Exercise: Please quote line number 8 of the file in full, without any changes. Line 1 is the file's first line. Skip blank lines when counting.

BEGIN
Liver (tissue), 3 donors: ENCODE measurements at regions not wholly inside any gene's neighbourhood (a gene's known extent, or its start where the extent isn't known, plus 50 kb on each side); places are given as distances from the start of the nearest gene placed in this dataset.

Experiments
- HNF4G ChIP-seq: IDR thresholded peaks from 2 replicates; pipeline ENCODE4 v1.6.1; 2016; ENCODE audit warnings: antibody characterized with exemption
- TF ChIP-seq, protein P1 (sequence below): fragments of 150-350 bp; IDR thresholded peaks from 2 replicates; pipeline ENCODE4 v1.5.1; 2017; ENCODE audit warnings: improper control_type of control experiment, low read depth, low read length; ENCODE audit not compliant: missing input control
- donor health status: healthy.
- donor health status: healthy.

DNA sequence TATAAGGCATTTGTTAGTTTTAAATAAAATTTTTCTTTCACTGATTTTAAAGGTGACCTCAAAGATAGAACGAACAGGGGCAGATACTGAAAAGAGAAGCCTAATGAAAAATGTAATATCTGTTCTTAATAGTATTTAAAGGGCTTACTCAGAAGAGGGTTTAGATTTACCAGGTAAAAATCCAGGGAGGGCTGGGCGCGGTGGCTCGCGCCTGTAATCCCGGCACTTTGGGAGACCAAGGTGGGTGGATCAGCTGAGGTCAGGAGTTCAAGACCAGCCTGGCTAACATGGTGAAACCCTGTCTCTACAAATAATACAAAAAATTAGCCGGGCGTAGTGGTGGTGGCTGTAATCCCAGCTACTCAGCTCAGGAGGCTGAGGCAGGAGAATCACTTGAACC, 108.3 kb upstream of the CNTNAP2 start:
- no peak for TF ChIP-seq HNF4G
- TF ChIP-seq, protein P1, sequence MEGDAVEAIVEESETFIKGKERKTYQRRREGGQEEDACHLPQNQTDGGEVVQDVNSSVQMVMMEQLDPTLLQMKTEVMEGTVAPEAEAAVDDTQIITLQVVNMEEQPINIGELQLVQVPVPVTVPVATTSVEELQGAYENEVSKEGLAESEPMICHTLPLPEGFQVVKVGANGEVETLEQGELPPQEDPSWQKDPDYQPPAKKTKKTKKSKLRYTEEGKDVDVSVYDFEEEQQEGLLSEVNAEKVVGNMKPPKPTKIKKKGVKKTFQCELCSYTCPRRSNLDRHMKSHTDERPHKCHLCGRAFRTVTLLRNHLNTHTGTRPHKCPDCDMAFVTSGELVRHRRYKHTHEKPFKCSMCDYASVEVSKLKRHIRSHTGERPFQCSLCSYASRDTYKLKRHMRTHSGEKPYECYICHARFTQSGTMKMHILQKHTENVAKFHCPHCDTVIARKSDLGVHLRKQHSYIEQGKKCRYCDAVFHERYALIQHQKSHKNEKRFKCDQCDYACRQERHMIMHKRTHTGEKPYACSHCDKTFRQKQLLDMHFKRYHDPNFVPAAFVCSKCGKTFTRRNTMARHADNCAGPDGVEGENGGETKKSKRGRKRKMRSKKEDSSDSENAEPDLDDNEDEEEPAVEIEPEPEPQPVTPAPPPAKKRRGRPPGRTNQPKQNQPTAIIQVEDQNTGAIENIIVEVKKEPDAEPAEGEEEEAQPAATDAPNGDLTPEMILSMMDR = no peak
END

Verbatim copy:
- no peak for TF ChIP-seq HNF4G